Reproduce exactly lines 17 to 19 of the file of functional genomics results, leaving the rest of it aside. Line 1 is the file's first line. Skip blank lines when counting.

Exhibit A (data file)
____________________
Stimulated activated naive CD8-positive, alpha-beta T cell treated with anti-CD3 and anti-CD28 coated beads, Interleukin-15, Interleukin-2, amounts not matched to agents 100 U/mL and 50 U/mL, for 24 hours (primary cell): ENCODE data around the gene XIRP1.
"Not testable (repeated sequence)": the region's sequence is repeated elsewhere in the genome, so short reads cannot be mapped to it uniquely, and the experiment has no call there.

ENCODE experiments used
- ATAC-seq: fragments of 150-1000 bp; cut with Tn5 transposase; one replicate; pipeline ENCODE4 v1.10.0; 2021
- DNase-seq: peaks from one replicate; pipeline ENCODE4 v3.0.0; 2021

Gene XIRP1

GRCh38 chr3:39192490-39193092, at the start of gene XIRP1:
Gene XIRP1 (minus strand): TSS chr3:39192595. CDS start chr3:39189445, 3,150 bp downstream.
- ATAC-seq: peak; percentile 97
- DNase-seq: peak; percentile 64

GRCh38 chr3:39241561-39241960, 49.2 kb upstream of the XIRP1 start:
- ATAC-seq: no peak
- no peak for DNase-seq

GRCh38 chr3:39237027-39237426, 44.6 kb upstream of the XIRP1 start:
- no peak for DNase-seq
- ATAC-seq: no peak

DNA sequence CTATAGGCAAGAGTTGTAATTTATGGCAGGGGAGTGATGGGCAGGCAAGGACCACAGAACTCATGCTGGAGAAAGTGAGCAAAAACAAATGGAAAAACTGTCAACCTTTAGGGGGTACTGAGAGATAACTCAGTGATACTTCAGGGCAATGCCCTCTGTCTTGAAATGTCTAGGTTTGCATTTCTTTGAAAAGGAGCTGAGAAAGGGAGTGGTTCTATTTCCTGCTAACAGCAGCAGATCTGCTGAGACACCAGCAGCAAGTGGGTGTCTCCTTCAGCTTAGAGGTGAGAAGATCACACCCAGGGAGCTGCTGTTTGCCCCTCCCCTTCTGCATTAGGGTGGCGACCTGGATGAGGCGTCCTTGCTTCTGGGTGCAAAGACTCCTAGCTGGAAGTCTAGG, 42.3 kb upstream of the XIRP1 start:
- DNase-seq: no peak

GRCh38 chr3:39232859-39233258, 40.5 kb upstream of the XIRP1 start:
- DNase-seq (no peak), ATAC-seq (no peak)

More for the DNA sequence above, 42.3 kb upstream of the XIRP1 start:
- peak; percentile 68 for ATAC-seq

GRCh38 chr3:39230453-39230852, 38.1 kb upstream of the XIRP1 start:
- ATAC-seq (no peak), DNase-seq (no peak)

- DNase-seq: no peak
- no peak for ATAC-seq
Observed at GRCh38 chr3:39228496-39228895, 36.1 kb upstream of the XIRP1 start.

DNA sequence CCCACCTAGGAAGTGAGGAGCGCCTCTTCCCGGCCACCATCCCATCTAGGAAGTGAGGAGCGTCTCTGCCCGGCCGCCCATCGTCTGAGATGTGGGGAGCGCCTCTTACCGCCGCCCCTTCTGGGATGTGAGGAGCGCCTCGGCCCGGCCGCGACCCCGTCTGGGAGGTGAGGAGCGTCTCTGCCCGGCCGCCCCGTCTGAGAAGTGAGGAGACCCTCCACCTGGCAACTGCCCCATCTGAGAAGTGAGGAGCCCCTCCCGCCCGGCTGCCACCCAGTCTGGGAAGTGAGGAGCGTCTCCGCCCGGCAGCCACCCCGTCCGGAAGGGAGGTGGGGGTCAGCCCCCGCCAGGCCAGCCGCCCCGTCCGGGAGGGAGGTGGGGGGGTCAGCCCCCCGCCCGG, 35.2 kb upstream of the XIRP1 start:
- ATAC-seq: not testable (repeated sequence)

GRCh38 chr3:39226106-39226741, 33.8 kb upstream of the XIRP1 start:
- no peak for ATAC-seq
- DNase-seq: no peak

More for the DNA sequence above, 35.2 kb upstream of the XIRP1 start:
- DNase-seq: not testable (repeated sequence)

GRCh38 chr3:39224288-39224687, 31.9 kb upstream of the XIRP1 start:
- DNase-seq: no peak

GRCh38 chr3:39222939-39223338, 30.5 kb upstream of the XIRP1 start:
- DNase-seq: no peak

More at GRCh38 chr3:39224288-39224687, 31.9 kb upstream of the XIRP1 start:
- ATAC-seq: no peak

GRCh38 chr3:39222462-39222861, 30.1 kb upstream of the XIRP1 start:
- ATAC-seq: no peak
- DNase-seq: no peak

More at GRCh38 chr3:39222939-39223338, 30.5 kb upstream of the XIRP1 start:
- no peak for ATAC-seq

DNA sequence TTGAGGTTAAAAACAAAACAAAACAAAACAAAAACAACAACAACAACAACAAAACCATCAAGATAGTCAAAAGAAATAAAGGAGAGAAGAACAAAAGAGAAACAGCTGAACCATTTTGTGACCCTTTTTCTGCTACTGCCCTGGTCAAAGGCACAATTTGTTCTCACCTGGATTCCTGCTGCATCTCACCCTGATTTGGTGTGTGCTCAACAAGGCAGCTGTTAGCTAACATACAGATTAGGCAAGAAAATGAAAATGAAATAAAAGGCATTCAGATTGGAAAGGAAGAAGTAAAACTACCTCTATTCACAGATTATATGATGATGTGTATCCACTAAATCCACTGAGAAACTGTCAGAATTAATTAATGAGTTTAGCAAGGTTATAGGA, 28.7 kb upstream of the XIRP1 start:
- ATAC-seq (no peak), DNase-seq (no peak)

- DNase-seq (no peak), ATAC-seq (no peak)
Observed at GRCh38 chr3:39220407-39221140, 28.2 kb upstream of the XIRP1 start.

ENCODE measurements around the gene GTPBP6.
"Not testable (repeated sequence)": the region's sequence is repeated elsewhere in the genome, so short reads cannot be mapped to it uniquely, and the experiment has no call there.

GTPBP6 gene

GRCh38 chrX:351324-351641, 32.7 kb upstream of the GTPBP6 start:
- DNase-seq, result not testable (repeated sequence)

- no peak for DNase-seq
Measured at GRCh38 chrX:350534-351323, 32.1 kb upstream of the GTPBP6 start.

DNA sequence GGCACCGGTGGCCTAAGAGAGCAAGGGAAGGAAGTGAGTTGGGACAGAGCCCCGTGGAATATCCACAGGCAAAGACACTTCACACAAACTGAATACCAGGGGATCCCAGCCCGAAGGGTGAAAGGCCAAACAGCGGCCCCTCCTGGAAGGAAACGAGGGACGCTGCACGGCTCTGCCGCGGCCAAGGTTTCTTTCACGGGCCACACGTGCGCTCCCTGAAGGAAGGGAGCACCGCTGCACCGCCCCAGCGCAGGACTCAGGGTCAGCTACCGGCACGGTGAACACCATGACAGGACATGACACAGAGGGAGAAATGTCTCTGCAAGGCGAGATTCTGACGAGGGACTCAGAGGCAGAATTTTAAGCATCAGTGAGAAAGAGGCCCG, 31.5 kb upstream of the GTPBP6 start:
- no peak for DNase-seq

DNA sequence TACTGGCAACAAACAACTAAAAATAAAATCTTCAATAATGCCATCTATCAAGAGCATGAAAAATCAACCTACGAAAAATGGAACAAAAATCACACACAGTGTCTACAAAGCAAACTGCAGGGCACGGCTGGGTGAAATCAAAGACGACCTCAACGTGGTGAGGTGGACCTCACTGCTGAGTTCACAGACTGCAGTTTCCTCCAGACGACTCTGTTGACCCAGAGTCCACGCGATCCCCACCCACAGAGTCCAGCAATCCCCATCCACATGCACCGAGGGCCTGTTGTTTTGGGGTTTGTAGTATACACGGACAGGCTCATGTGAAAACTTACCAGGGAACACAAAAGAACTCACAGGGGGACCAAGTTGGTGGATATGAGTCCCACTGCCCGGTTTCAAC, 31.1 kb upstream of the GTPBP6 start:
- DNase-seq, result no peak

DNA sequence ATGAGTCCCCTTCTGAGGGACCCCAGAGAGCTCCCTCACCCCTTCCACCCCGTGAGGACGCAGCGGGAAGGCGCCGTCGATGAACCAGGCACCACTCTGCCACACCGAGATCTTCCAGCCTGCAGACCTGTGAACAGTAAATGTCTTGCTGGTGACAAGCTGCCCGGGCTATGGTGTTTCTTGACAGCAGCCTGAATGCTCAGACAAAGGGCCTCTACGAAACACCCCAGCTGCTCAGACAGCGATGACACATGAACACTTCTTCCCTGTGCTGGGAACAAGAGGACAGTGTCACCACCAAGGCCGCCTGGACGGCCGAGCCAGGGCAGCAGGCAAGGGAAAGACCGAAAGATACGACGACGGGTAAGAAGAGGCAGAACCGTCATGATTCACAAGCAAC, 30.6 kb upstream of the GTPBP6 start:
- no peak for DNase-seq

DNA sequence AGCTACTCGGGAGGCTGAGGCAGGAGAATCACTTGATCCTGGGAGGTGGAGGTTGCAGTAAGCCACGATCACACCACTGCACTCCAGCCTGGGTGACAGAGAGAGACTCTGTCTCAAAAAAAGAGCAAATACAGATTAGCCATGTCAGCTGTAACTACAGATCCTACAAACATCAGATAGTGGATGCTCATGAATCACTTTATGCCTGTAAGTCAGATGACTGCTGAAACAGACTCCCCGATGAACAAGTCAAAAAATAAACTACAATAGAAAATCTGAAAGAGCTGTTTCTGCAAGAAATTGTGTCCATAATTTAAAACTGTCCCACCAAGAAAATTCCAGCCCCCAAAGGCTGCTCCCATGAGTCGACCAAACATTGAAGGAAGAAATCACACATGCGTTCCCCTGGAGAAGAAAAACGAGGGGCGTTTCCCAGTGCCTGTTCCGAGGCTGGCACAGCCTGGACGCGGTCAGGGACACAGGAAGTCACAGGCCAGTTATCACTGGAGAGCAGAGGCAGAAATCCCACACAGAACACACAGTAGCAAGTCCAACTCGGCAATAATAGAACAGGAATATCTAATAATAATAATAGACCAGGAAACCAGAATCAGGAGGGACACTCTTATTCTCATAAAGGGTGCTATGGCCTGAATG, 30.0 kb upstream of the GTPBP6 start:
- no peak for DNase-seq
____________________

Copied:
DNA sequence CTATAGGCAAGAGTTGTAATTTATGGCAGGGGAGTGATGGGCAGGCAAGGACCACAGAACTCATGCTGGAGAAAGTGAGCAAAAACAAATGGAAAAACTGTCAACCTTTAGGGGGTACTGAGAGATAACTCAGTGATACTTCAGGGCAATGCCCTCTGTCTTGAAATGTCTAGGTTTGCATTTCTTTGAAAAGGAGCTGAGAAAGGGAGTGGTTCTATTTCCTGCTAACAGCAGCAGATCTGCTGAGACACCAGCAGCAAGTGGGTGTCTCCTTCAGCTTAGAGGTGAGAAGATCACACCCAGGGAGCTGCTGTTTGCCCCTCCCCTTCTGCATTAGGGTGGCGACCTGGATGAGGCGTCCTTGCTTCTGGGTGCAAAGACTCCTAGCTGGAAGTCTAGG, 42.3 kb upstream of the XIRP1 start:
- DNase-seq: no peak

GRCh38 chr3:39232859-39233258, 40.5 kb upstream of the XIRP1 start: